"That tends to be devastating evidence," Freamon said.
Rule 55 of the New Jersey Rules of Evidence, though, will preclude Goldberg from introducing evidence of the prior shootings unless he can show that they were so similar to the Pannell shooting as to be part of a pattern. And most of those interviewed said that is an argument that Goldberg probably cannot win.
Freamon suggested, however, that the prosecutor may be able to get the prior shootings in through the "back door," possibly as rebuttal evidence if Spath raises a defense that the shooting was an accident or mistake.
Feinstein said Goldberg may have to overcome what he called "jury nullification," a phenomenon where jurors feel so much sympathy for a defendant that they won't convict even if the prosecution proves its case.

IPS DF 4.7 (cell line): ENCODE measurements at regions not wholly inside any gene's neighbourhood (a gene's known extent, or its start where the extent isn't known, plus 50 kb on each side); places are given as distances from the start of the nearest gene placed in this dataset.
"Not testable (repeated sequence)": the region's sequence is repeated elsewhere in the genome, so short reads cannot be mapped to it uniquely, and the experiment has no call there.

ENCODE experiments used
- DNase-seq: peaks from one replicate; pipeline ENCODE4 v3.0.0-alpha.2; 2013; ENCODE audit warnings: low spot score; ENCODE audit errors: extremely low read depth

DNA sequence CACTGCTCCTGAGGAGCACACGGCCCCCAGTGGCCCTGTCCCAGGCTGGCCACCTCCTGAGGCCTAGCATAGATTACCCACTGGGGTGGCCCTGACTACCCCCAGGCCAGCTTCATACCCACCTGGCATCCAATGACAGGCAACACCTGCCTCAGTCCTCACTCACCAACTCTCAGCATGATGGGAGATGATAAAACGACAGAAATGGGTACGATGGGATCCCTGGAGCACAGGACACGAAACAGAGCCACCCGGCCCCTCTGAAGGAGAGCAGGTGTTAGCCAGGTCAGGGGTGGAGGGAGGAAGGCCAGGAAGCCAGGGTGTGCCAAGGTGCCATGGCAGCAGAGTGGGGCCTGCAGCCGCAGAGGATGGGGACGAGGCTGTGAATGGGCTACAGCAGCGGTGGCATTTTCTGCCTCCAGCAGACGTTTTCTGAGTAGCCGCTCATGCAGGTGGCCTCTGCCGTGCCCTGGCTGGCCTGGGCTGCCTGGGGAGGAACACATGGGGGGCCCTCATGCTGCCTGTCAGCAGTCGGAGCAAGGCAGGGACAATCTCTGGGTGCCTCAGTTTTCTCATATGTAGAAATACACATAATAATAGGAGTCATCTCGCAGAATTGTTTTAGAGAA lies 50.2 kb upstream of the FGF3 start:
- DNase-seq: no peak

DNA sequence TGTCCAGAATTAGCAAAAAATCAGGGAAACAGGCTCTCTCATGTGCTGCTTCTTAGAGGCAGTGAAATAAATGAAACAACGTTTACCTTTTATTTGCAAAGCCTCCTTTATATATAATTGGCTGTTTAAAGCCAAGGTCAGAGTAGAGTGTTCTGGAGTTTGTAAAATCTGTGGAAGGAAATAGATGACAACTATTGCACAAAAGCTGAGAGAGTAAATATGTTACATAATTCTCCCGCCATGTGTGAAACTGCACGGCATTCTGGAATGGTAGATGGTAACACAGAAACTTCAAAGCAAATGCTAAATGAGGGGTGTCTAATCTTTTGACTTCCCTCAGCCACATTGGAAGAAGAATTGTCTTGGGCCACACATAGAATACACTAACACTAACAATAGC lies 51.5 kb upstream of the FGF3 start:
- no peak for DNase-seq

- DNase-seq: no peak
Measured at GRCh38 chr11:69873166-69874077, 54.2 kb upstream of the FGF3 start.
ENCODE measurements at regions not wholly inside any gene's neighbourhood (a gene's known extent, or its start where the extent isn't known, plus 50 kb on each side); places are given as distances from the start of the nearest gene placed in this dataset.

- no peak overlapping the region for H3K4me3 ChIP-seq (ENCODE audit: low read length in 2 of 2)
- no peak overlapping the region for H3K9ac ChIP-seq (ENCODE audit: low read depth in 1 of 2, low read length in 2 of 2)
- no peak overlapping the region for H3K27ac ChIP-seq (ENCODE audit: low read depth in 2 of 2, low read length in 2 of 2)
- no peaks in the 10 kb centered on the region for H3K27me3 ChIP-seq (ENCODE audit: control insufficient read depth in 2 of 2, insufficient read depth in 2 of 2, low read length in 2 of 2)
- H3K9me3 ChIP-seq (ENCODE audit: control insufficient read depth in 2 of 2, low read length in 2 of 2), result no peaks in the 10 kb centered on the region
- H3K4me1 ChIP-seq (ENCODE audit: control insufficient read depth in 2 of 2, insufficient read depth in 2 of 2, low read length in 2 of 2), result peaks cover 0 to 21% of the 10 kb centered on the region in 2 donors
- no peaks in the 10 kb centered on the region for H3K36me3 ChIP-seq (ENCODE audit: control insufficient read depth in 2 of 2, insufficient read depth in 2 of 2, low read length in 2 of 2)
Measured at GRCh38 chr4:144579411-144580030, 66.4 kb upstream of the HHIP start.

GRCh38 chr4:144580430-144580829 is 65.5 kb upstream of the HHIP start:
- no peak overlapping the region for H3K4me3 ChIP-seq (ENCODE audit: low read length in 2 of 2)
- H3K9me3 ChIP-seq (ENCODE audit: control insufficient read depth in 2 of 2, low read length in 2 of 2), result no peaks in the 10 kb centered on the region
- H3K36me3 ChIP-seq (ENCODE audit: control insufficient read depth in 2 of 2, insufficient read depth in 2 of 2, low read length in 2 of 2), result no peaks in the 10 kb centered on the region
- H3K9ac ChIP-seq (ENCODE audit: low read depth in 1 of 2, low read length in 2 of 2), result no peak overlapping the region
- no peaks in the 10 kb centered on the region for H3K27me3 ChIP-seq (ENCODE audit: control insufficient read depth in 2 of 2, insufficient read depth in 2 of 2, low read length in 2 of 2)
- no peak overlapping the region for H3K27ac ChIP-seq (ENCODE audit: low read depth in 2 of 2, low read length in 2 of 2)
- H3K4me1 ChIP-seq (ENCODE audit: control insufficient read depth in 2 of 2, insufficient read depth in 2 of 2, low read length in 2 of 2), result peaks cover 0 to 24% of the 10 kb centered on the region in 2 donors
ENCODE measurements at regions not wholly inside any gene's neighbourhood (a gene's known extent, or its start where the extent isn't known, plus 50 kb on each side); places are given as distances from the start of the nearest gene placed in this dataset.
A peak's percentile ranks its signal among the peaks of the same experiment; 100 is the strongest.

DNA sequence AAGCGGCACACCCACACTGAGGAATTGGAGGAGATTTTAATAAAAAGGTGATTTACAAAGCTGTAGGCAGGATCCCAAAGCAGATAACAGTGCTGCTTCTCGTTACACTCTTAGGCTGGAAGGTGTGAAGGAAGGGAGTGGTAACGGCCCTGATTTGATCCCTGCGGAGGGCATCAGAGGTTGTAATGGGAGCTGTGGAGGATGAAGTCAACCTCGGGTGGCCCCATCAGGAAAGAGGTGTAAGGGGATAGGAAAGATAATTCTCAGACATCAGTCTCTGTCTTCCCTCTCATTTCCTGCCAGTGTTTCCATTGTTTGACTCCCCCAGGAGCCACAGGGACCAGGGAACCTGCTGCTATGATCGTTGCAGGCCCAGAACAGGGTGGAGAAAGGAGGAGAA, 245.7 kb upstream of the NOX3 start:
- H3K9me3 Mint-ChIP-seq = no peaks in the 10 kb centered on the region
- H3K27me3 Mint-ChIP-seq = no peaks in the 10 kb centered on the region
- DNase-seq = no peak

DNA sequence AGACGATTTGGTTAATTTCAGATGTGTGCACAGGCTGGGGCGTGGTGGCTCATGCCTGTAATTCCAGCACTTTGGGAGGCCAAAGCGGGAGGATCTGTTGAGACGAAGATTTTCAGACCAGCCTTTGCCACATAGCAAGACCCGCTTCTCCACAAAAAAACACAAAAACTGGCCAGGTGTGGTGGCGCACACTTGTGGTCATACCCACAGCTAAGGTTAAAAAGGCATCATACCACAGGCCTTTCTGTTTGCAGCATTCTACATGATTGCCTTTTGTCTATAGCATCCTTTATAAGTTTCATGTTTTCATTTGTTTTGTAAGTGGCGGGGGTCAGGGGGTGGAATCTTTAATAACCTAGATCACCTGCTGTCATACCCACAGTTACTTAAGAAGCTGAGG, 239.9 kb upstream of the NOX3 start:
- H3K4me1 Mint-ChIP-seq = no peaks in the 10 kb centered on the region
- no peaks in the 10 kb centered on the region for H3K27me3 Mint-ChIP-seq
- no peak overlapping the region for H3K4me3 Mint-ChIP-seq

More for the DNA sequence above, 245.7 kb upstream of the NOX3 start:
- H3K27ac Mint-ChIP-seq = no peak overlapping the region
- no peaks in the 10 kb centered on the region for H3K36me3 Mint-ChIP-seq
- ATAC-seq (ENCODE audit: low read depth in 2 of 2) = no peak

Even if Goldberg does not convince the jury that Spath committed reckless manslaughter, he may get a conviction on lesser charges ranging from aggravated assault to a disorderly persons offense.
Whether Superior Court Judge Charles R. DiGisi instructs the jury that they can convict Spath of a lesser offense will depend on whether any evidence to support those charges is introduced at trial.
"The defense may have some surprises, as may the state," said John H. Norton, a general practice lawyer in West Orange. "Trials are like life -- they tend to take some surprising turns."